An ANA study reported that three out of four nurses cited stress and overwork as a major health concern.
Let’s face it. Nursing is a stressful job. And years of this high-pressure work (as rewarding as it often is) can take its toll. You start wondering, is this really what I should be doing with my life? Or maybe there’s some way to recharge my “nursing batteries” and stick with the career that, when all is said and done, I’m still devoted to?
Some long-time staff nurses have found that travel nursing is an ideal way to re-charge those career batteries. Travel nurse jobs break up the old familiar routine by taking you to new locations, with new co-workers, and new procedures that can expand your skill set. Hospitals coping with nurse staffing shortages are eager to have experienced nurses join their teams — whether for a short assignment or a longer one.
Curious? Here’s one place to start: “What is Travel Nursing?“
Hi Flo – what a great post! Thank you for bringing more nursing career path options to the table and inspiring others to pursue the nursing profession.
You give some good choices for a nurse to try if she’s tired of bedside nursing. The only problem: it’s very hard to change careers, such as getting into the OR, or endo, for example. I’ve always wanted a job in an outpatient surgical center, or PACU, but nobody will even look at me, as I have no experience in that area of nursing.
It does help to get a wider perspective on your burnout issues. Changing units or locations often gives an initial boost to inertia or “stuckness” that can come with burnout. I try to work with the inner journey, and find that if you change the outside environment without refining the inner you, you might just find yourself back in the same “burnout boat.” I teach burnout workshop/retreats that require some traveling and getting away from your routine daily environment. I always tell my students that the real workshop begins when they return home. The retreats are held in the Sierra Nevada foothills in California near Sequoia National Park (a visit to the Big Trees is part of the retreat.) Do a google search for The Deeper Well and you will find more details about the retreats. They are designed for nurses and health care professionals, but are open to anyone.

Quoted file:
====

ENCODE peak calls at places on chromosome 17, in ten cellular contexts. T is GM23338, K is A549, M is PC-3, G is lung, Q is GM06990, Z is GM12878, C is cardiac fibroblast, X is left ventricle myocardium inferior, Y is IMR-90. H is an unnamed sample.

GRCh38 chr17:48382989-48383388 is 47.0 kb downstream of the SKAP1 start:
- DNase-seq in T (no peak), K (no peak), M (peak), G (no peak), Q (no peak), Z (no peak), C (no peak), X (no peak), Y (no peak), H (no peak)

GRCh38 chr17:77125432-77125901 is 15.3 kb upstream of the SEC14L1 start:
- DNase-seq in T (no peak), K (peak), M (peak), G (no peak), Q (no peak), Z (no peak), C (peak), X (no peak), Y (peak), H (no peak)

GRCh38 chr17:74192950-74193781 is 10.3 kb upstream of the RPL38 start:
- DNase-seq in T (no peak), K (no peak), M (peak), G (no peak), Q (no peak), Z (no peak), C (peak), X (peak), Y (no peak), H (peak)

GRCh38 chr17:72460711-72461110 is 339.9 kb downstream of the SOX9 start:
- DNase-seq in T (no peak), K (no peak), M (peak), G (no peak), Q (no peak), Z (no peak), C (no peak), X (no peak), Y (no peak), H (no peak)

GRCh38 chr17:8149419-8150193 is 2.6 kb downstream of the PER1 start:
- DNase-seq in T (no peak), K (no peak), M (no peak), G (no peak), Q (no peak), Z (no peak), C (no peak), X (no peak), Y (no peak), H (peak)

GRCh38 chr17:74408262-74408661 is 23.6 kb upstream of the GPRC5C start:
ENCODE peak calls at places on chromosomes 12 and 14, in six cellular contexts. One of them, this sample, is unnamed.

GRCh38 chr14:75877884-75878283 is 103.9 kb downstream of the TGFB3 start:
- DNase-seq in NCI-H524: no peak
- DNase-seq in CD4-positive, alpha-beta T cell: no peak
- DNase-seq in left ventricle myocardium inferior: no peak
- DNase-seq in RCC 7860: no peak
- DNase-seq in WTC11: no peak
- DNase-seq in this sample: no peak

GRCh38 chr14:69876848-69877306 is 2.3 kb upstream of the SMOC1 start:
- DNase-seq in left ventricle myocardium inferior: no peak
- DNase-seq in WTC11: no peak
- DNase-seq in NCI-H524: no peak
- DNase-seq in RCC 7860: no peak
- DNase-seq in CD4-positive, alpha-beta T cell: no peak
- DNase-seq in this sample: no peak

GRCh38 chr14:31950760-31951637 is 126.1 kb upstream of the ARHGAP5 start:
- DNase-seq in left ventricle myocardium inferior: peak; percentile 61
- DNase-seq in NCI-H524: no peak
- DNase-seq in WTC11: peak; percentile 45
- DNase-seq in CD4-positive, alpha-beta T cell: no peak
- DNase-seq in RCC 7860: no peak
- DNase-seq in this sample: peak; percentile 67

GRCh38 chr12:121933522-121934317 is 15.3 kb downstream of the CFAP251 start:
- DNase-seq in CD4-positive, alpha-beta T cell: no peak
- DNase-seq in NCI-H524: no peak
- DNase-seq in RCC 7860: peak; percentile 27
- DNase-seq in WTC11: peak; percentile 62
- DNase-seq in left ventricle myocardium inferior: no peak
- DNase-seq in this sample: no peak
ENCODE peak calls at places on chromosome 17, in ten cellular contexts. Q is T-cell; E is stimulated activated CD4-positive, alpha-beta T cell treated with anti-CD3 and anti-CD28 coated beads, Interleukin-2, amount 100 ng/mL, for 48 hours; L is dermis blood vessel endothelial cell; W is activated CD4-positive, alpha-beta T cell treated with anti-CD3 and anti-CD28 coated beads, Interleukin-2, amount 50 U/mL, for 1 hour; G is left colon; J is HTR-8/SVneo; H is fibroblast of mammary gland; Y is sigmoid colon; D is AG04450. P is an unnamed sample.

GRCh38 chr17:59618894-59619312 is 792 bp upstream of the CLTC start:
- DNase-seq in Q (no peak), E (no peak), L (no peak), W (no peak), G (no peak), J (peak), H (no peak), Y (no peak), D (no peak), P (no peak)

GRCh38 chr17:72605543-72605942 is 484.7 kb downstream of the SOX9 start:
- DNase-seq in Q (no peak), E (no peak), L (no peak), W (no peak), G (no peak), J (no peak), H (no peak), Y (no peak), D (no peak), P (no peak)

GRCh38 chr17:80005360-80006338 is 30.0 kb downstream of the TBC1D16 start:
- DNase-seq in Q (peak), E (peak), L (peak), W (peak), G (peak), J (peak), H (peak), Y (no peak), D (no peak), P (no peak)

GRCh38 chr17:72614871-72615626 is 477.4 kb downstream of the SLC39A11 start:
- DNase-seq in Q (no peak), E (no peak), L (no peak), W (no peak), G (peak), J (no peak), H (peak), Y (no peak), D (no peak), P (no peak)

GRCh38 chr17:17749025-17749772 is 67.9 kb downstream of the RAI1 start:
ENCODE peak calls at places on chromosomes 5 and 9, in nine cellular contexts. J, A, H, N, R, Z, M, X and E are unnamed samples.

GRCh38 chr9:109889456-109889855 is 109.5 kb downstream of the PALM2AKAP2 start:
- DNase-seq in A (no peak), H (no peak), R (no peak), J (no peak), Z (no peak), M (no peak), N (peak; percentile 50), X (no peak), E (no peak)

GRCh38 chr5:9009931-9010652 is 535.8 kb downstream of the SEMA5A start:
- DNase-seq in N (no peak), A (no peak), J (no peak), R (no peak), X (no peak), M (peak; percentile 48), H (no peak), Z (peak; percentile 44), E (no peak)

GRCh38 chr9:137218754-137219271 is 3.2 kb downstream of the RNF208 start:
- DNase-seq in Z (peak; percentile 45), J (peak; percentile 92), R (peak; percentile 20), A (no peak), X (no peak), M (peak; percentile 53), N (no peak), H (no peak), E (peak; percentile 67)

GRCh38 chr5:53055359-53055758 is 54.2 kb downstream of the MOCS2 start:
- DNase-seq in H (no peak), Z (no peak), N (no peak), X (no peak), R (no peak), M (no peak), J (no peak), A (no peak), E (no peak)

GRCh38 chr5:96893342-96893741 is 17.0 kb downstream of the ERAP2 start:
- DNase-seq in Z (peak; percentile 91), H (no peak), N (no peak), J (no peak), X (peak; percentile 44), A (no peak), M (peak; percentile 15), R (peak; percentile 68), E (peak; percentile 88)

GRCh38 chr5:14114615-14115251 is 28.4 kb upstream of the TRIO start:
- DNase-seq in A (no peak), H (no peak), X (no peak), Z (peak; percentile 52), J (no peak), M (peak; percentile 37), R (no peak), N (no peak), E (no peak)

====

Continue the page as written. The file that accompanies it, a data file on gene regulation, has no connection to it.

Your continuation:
This is something that I am very interested in doing. I am going to be embarking on my path to nursing school , but wondered if people get burned out. Thanks for this post.
I quit my job as a staff nurse for more than 3 years now but still keep my RN license active. I’m still dreading the thought of going back to work as a staff nurse, taking care of 20 patients on midnight shift. I thought about working in a dialysis clinic but I don’t have any experience in this area of nursing, even though I worked in a hemodialysis unit when I was a student nurse and that was a long time ago–(14 yrs ago). I appreciate anyone who will give me an input regarding Nephrology Nursing. Thank you.
In response to “doctors” Nursing does not hold a monopoly on burnout. Almost every profession as had its share of those who succumb. The advantage that nursing has in defeating burnout is its diversity. You can work for 30 years as a nurse and have completely different roles every few. If you decide that bedside is not for you, go to the OR, try Cath Lab, how about Endo. Forget the hospital go to a free standing plastic surgery clinic or surgi-center. Try an insurance company or marketing for medical supplies. The list is endless and limited only by oneself.
I’ve never been a travel nurse due to family obligations but those I know who have say great things about the experience.
Enjoy nursing! I have and when I didn’t I switched shifts or units or focus!
I recommend daily yoga. It helps to minimize stress and keep things in perspective.
The above thought is smart and doesn’t require any further addition. It’s perfect thought from my side.
Nice story and thanks for sharing.
Travel nursing seems to be a good career option to take for many nurses.
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